Receive FREE Weekly Recipes and Useful Cooking Tips Straight To Your Inbox.

British Cheeses

 If you like me enjoy cheese, there are a wide variety of cheeses available in the UK, either home produced or imported. These include hard, semi-soft and creamy cheeses. The vast choice brings its own problems, however, since supermarkets have largely replaced the family grocer, who knew each customer's like and dislikes, you must rely on your own judgement when surrounded by a wide variety of cheeses, some of them unknown to you.
Supermarkets and shops these days sell small pieces of cheese, either pre-wrapped and displayed, or you can choose the size you require from the cheese counter.
The smaller the piece of cheese the more quickly it will dry out. However, when buying from either the whole cheese , or a ready cut pre-packed piece, avoid anything which looks too dry, too soft and especially if pre-packed, cheese looks as if it has sweated.
Once a cheese has matured it does not improve with keeping , especially when cut, so buy every few days rather than stocking up for a month.
Ideally cheese should be kept in a plastic container in a cool larder, or refrigerator.
It is not advisable to serve hard or soft cheese straight from the refrigerator. Cold temperatures mask the flavour of the cheese. Instead take if from the refrigerator at least an hour before eating and serve it at room temperature. Here are a selection of cheese to tempt you.
Ayrshire soft cheese This Scottish cheese is soft and creamy, with low fat content. It has a nutty, slightly salty flavour, perfect as a cheese with crackers and crisp-bread.
Cahoe A rich, full-cream cheese, it is seldom seen south of Scotland. Pale, almost white on the inside. It is rolled in oatmeal, and is best eaten on biscuits with no butter,
Caerphilly A moist, white cheese with a mild, slightly salted flavour. Caerphilly is easily digestible and can be eaten in larger quantities than most other cheeses.
Caithness A medium to strong tasting cheese which spreads and slices well. Caithness has a soft yellow colour and is often wrapped in tartan. It matures early, in 60 days, and is best eaten when young.
Cheddar This is probably the most popular of all English cheeses, it is the best known and most widely sold. English Cheddar has a strong yellow colour, and has a creamy texture. Its full, nutty flavour, varying in strength, makes it a good all purpose cheese. Scottish Cheddar has a firmer texture than English and often a stronger flavour. Imported Australian and New Zealand cheese are deeper yellow and have a milder flavour to English. The strongest Canadian Cheddar is Black Diamond.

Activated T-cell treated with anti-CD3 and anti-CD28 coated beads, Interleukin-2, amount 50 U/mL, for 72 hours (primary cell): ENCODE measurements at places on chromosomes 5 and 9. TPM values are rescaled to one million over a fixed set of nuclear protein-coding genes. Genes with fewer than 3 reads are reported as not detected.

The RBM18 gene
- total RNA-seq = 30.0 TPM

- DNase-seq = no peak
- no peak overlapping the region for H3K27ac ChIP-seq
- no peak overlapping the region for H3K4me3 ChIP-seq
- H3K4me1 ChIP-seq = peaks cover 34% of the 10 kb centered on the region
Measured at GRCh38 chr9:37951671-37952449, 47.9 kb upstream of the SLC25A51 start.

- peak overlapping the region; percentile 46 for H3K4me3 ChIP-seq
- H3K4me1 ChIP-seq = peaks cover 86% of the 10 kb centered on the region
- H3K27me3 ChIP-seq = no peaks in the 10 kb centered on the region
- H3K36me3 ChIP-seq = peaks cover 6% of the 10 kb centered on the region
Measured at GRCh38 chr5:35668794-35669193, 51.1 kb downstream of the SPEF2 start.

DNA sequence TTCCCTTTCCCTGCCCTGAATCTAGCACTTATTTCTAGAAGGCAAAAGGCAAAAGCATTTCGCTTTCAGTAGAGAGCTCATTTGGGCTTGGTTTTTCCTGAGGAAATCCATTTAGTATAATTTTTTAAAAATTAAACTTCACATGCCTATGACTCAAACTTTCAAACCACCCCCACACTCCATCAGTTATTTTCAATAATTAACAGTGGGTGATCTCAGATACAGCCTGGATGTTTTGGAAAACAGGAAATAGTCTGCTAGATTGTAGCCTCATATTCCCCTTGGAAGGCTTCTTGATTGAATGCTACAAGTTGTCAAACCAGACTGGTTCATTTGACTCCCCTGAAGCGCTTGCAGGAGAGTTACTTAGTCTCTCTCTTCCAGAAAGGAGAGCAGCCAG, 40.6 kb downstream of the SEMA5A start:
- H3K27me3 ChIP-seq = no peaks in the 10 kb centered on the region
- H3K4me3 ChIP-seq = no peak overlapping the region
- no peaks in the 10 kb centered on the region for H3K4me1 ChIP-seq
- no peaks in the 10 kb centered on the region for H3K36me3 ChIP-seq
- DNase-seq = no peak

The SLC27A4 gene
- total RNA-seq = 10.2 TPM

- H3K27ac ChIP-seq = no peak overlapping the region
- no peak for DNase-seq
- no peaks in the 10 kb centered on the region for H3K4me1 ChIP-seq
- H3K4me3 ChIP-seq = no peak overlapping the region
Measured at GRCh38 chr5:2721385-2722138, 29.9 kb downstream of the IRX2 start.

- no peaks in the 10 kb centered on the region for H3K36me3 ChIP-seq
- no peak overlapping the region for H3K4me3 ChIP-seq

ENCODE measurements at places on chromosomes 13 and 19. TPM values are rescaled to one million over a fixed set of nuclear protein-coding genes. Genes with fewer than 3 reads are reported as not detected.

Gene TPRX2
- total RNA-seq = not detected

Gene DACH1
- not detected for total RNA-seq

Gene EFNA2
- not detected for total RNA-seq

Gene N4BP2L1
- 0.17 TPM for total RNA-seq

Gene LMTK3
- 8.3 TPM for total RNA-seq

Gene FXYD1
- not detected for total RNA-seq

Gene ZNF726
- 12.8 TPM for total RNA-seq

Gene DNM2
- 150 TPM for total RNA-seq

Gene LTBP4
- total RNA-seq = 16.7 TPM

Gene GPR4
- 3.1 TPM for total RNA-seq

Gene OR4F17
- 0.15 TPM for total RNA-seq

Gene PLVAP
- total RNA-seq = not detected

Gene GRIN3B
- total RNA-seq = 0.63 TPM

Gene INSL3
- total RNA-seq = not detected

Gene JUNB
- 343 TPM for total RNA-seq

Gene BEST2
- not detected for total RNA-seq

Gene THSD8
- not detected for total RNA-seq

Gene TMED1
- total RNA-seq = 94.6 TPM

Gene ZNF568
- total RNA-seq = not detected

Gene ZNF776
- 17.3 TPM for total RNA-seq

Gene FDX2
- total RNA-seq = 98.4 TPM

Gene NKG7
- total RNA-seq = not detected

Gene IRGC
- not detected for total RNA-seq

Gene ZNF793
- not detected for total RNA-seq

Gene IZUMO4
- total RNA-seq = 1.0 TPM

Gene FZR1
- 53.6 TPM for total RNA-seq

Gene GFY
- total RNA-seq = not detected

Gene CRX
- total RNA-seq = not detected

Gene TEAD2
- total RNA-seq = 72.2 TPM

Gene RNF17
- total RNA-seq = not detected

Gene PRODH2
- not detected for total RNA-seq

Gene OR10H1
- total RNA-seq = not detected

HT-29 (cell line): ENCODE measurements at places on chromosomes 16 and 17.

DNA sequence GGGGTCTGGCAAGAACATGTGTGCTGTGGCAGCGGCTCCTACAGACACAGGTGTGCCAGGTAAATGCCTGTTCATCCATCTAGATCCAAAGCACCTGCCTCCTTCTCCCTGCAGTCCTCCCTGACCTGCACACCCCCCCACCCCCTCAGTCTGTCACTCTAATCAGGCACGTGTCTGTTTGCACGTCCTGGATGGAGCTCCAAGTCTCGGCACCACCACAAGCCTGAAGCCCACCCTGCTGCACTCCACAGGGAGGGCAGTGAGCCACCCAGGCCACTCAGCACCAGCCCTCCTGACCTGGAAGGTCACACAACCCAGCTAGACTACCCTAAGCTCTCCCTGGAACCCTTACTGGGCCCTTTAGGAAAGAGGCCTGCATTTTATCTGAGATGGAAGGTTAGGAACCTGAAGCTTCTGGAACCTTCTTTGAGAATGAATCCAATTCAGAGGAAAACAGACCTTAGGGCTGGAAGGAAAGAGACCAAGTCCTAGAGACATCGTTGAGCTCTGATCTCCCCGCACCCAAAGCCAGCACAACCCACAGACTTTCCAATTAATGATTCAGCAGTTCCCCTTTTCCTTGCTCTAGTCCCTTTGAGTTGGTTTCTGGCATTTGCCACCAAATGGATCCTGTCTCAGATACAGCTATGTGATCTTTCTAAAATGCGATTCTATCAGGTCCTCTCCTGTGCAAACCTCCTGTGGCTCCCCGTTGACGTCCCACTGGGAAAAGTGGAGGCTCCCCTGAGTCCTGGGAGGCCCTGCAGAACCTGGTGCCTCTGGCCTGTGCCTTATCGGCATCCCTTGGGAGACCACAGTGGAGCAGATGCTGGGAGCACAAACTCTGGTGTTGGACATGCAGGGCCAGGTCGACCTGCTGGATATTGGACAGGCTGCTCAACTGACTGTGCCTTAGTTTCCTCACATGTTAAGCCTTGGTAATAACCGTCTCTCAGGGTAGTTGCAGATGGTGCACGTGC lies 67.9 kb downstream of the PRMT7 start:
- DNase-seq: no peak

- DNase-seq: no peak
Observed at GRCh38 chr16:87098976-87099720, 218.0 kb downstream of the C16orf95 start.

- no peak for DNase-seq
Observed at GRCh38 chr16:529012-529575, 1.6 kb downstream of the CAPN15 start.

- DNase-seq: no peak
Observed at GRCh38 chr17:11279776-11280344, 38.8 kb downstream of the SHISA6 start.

Cheshire This is the oldest British cheese, Cheshire has a savoury, mellow and slightly salty taste White Cheshire is really pale yellow in colour, Red Cheshire is coloured with a vegetable dye which makes it look more like Red Leicester. Excellent for grilling.
Cottage Cheese Made from skimmed milk curds, cottage cheese is low in calories due to its low fat content. It is almost pure white with a mild bland flavour.
Gloucester Known as Double Gloucester, the flavour varies according to the maturity. It may be mellow and creamy, or have a distinct bite to it. Traditionally, Double Gloucester cheese was the colour of Guernsey milk, but today artificial colouring gives it a rich golden colour. Matured for between three or six months it has a firm smooth texture, Serve with crusty bread.
Lancashire One of the best cheeses for cooking because of its high fat content, Lancashire has a crumbly texture and an off -white colour. At its best it spreads like butter. Excellent for Welsh Rarebit or grated for soups and grilled dishes.
Leicester Is one of the milder cheeses, a true Leicester has a flaky texture. More compressed varieties, often called Red Leicester because of the orange/red colouring of the rind, are made nowadays. Good for sauces and grilling.
Morven A mild Scottish cheese made in small squares and with full flavour and texture, similar to that of Caerphilly. It is best eaten with biscuits or salads, not recommended for cooking.
Stilton Between the distinctive patches of blue mould, Stilton when ripened should be a rich creamy colour, not white which is the sign of maturity. Although Stilton dries out very quickly do not be tempted to soak it in port since this will only mark its true flavour. Best eaten with biscuits.
Wensleydale Crumbly in texture, Wensleydale varies in colour from white to creamy-yellow, but has mild taste. Wensleydale is good for cooking.
Have a look at my delicious cheese recipes.